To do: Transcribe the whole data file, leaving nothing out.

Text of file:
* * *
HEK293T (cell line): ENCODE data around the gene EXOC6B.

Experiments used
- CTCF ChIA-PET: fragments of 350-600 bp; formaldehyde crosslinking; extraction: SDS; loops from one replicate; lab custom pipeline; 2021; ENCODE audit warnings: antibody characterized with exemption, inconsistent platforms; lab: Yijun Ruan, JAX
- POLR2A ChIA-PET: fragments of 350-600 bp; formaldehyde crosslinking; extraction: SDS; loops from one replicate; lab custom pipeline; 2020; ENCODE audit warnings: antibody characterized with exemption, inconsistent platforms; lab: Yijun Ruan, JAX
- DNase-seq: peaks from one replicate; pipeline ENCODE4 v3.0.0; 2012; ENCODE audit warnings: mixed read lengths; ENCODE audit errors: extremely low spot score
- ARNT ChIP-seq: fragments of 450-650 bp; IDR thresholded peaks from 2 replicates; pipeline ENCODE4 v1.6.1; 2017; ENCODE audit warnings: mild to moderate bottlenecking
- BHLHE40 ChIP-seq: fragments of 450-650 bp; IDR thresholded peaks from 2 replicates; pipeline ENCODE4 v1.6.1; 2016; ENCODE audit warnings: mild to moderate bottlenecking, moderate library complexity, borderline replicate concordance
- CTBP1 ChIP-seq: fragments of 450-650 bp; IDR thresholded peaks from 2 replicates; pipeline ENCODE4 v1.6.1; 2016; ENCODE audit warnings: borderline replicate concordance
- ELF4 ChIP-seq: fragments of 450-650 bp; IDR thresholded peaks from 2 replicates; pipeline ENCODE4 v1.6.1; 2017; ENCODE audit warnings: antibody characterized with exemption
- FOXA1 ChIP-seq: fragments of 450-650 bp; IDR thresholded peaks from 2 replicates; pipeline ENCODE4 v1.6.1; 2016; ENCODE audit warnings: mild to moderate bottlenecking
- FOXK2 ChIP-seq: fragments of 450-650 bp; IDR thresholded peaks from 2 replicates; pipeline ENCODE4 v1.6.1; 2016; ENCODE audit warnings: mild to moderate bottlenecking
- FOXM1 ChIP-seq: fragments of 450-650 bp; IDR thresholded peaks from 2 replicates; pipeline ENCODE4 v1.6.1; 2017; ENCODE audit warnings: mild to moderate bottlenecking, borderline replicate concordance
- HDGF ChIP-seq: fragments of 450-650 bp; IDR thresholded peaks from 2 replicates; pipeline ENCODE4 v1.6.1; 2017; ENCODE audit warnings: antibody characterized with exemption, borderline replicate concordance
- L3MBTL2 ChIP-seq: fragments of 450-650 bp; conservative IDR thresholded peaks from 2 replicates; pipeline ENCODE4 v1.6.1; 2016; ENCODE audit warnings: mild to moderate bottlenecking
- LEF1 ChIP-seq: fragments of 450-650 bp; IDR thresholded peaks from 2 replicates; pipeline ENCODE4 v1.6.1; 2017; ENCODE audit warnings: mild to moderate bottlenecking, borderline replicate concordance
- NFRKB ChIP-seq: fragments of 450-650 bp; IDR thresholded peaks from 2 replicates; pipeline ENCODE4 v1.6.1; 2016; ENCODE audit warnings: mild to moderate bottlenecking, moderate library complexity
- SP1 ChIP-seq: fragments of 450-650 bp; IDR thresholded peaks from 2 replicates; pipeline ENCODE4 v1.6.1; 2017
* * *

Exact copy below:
HEK293T (cell line): ENCODE data around the gene EXOC6B.

Experiments used
- CTCF ChIA-PET: fragments of 350-600 bp; formaldehyde crosslinking; extraction: SDS; loops from one replicate; lab custom pipeline; 2021; ENCODE audit warnings: antibody characterized with exemption, inconsistent platforms; lab: Yijun Ruan, JAX
- POLR2A ChIA-PET: fragments of 350-600 bp; formaldehyde crosslinking; extraction: SDS; loops from one replicate; lab custom pipeline; 2020; ENCODE audit warnings: antibody characterized with exemption, inconsistent platforms; lab: Yijun Ruan, JAX
- DNase-seq: peaks from one replicate; pipeline ENCODE4 v3.0.0; 2012; ENCODE audit warnings: mixed read lengths; ENCODE audit errors: extremely low spot score
- ARNT ChIP-seq: fragments of 450-650 bp; IDR thresholded peaks from 2 replicates; pipeline ENCODE4 v1.6.1; 2017; ENCODE audit warnings: mild to moderate bottlenecking
- BHLHE40 ChIP-seq: fragments of 450-650 bp; IDR thresholded peaks from 2 replicates; pipeline ENCODE4 v1.6.1; 2016; ENCODE audit warnings: mild to moderate bottlenecking, moderate library complexity, borderline replicate concordance
- CTBP1 ChIP-seq: fragments of 450-650 bp; IDR thresholded peaks from 2 replicates; pipeline ENCODE4 v1.6.1; 2016; ENCODE audit warnings: borderline replicate concordance
- ELF4 ChIP-seq: fragments of 450-650 bp; IDR thresholded peaks from 2 replicates; pipeline ENCODE4 v1.6.1; 2017; ENCODE audit warnings: antibody characterized with exemption
- FOXA1 ChIP-seq: fragments of 450-650 bp; IDR thresholded peaks from 2 replicates; pipeline ENCODE4 v1.6.1; 2016; ENCODE audit warnings: mild to moderate bottlenecking
- FOXK2 ChIP-seq: fragments of 450-650 bp; IDR thresholded peaks from 2 replicates; pipeline ENCODE4 v1.6.1; 2016; ENCODE audit warnings: mild to moderate bottlenecking
- FOXM1 ChIP-seq: fragments of 450-650 bp; IDR thresholded peaks from 2 replicates; pipeline ENCODE4 v1.6.1; 2017; ENCODE audit warnings: mild to moderate bottlenecking, borderline replicate concordance
- HDGF ChIP-seq: fragments of 450-650 bp; IDR thresholded peaks from 2 replicates; pipeline ENCODE4 v1.6.1; 2017; ENCODE audit warnings: antibody characterized with exemption, borderline replicate concordance
- L3MBTL2 ChIP-seq: fragments of 450-650 bp; conservative IDR thresholded peaks from 2 replicates; pipeline ENCODE4 v1.6.1; 2016; ENCODE audit warnings: mild to moderate bottlenecking
- LEF1 ChIP-seq: fragments of 450-650 bp; IDR thresholded peaks from 2 replicates; pipeline ENCODE4 v1.6.1; 2017; ENCODE audit warnings: mild to moderate bottlenecking, borderline replicate concordance
- NFRKB ChIP-seq: fragments of 450-650 bp; IDR thresholded peaks from 2 replicates; pipeline ENCODE4 v1.6.1; 2016; ENCODE audit warnings: mild to moderate bottlenecking, moderate library complexity
- SP1 ChIP-seq: fragments of 450-650 bp; IDR thresholded peaks from 2 replicates; pipeline ENCODE4 v1.6.1; 2017